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It wasn’t until Hereditary hit theaters in June that it occurred to me that the film might not have the same power over general audiences, or even other critics, that it exerted over me. What I began to detect, in conversations with friends and reviews, was something akin to what I felt walking out of The Conjuring five years earlier: the chill not of unfathomable terror but of nagging disappointment. “Maybe I just encountered too much ‘scariest movie ever’ hype,” a colleague later wrote, summing up the growing sentiment that a film sold as an all-time hair-and-knuckle whitener was nothing of the sort.
With dawning horror, I grasped my own role in building that hype. My voice was, of course, just one in the chorus of acclaim that greeted Hereditary at Sundance, where movies go for standing ovations rarely repeated in the wild of wide release. I’m not naive enough to believe that my own subjective take on a movie shaped its reputation or anything. But I still felt a certain guilty responsibility for building this film up in the minds of readers. It was the dark flip side of the satisfaction critics feel about playing cheerleader for something they love: What if your words get hopes too high for any film to reach?
I could, and still can, intellectually rationalize why Hereditary “works.” It has something to do with the way that Aster uses the shocking intensity of his heroine’s emotions — the tar-black resentment that starts oozing out of her at dinner tables and during bad dreams — to goose his big scares, rattling us with the bleak drama of his scenario to better assault us with the horror. It finds a missing link between anguish and fright.
Truthfully, though, I felt the movie in my gut more than my head. It triggered my pet phobia of freak accidents, like the one that arrives at the end of the first act, via a twist of such upsetting cruelty that every moment afterwards feels inherently unsafe. That date with the utility pole, and the frankly obscene sleepwalk of shocked underreaction that happens afterwards, grazed some private anxiety of hurting the people in my life, of being forced to grapple with the irreversible consequences of my carelessness, of inflicting harm that can’t be undone.
And in the volcanic eruptions of confessional contempt Collette’s Annie unleashes on her family, Hereditary touched on some bone-deep fear — some horrible certainty — that my nearest and dearest secretly couldn’t stand me. To that end, the most haunting scene in the movie is the one where Annie, tumbling through nightmares within nightmares, tells her son that he was an accident, a burden, an unwanted barnacle on her life. That‘s the unspeakable horror to which I referred.
Direct or implied, the promise of big scares is a double-edged machete. It will draw a crowd, but it might also put that crowd on the defensive. “Shake me to my core, or I want my money back!” is the mantra of horror’s hoi polloi, whose judgment can be harsh. Just ask the Blair Witch, pelted with proverbial vegetables by a nation that felt hoodwinked by the advance praise.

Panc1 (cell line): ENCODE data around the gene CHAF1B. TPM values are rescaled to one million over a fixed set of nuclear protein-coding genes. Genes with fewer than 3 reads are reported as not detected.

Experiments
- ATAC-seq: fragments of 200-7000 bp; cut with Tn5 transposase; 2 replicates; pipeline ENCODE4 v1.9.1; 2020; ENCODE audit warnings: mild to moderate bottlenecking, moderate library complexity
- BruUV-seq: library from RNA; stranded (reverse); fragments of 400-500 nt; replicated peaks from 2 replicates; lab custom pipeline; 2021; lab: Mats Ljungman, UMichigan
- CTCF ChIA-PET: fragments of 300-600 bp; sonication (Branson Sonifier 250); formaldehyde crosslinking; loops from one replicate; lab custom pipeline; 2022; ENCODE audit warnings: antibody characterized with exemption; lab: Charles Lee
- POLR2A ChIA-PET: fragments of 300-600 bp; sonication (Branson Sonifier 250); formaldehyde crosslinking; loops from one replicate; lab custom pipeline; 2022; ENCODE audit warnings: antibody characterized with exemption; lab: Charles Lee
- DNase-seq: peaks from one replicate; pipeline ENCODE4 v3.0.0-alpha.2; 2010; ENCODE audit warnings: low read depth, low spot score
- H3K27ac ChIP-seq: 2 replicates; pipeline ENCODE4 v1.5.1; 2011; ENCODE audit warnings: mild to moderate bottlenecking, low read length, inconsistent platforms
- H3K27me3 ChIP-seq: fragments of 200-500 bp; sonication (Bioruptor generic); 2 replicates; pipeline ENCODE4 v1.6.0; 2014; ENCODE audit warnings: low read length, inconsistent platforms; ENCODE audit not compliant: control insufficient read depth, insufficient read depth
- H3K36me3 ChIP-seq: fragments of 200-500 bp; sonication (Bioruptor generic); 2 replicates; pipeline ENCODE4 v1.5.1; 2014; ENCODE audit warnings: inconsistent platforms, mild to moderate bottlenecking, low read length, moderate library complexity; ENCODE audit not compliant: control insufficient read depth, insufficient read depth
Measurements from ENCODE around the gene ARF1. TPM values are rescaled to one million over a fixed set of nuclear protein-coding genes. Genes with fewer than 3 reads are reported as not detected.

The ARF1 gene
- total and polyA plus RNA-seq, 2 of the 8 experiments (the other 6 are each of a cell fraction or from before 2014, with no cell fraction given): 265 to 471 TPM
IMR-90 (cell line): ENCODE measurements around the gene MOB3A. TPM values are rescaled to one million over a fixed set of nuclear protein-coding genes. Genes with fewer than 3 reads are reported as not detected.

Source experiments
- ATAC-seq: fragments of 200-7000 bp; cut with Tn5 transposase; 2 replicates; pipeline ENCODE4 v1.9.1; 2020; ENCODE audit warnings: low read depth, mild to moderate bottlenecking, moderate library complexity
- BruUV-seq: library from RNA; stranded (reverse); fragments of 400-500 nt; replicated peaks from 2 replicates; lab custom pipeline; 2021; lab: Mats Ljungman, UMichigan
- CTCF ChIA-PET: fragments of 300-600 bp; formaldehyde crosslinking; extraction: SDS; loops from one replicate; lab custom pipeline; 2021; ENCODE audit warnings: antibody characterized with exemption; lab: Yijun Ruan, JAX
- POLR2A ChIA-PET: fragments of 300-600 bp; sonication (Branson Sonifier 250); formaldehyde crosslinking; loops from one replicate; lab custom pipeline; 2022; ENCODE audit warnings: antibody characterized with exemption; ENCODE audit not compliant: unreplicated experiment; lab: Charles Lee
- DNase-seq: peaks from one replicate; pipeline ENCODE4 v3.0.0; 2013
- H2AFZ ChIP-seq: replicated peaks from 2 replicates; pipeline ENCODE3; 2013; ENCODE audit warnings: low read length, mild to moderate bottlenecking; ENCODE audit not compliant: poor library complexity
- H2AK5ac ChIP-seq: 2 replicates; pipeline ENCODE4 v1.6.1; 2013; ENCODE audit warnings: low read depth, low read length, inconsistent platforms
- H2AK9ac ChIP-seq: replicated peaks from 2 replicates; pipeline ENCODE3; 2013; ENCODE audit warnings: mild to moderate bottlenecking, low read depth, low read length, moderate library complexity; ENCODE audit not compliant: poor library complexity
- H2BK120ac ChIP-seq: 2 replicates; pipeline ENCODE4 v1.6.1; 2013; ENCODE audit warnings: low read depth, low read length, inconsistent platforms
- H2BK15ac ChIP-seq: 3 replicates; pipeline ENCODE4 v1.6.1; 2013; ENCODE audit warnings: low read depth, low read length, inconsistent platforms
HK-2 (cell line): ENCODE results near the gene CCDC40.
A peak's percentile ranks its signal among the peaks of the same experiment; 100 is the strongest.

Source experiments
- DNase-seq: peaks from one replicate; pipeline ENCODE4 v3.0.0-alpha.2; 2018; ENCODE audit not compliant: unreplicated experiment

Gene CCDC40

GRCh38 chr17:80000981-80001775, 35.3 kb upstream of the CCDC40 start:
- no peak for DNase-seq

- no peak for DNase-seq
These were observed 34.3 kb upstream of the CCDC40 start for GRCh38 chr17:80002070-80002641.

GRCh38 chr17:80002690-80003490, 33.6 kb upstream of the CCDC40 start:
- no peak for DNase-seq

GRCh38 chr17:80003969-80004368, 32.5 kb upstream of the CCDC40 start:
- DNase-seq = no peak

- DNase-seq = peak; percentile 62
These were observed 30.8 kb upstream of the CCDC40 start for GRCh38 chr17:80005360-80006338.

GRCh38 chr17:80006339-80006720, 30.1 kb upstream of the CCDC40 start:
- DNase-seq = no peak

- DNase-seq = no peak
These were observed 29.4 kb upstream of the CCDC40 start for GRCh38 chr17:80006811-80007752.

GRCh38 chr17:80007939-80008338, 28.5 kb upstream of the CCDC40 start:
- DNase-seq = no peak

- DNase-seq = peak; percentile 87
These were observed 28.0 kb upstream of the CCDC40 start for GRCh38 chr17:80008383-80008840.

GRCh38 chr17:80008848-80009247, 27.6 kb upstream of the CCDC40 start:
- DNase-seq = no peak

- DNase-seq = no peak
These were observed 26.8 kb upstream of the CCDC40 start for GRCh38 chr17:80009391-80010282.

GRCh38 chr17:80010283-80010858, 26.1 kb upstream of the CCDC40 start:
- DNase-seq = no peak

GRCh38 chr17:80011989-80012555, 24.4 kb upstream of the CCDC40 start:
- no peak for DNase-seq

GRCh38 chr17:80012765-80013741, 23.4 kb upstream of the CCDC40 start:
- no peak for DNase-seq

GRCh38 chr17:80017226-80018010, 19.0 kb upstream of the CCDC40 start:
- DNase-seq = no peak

My Hereditary rave wasn’t hyperbolic. But it was inherently personal. Terror always is. And that’s the rub of selling any film on its fear factor alone: One person’s hair-raising ordeal is another’s no big deal.
It’s why, ultimately, The Conjuring jolted me but didn’t really get under my skin; a life of agnosticism left me immune to its religious dread, the way it preys on the devout. Truth be told, The Exorcist, maybe the consensus choice for Hollywood’s scariest achievement, doesn’t much bother me either, probably for the same reason. It’s always struck this nonbeliever as funnier than it is scary, presenting demonic possession as a night at the mercy of a vulgar insult comic, spewing obscenities and soup.
Of course, the element of surprise helps. I had the privilege of going into Hereditary blind, with no knowledge of what traumas awaited me — a privilege that any review, even one as spoiler-free as my own, denies the reader. By chronicling my own petrified journey through Aster’s story, I set the expectation that those reading would have a similar experience. And in a way, I fed a machine of hype that can guarantee a horror movie an audience but also set that audience up for inevitable letdown.
“Scariest movie ever” is a promise that can’t be kept, a target over a film, an invitation to ask what the fuss is all about. It’s a superlative destined to turn thrillers as effective as The Conjuring and Hereditary into double-dare challenges. And so utter those words with caution, even when they express the sincere depths of your own distress. No scary movie benefits from too much hype. Except for maybe The Texas Chain Saw Massacre. There’s no overselling that mad, petrifying thing.